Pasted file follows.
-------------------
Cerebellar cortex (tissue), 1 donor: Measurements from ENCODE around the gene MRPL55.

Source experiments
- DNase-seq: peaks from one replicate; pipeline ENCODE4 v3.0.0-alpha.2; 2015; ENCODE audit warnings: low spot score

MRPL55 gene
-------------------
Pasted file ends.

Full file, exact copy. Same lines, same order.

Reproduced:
Cerebellar cortex (tissue), 1 donor: Measurements from ENCODE around the gene MRPL55.

Source experiments
- DNase-seq: peaks from one replicate; pipeline ENCODE4 v3.0.0-alpha.2; 2015; ENCODE audit warnings: low spot score

MRPL55 gene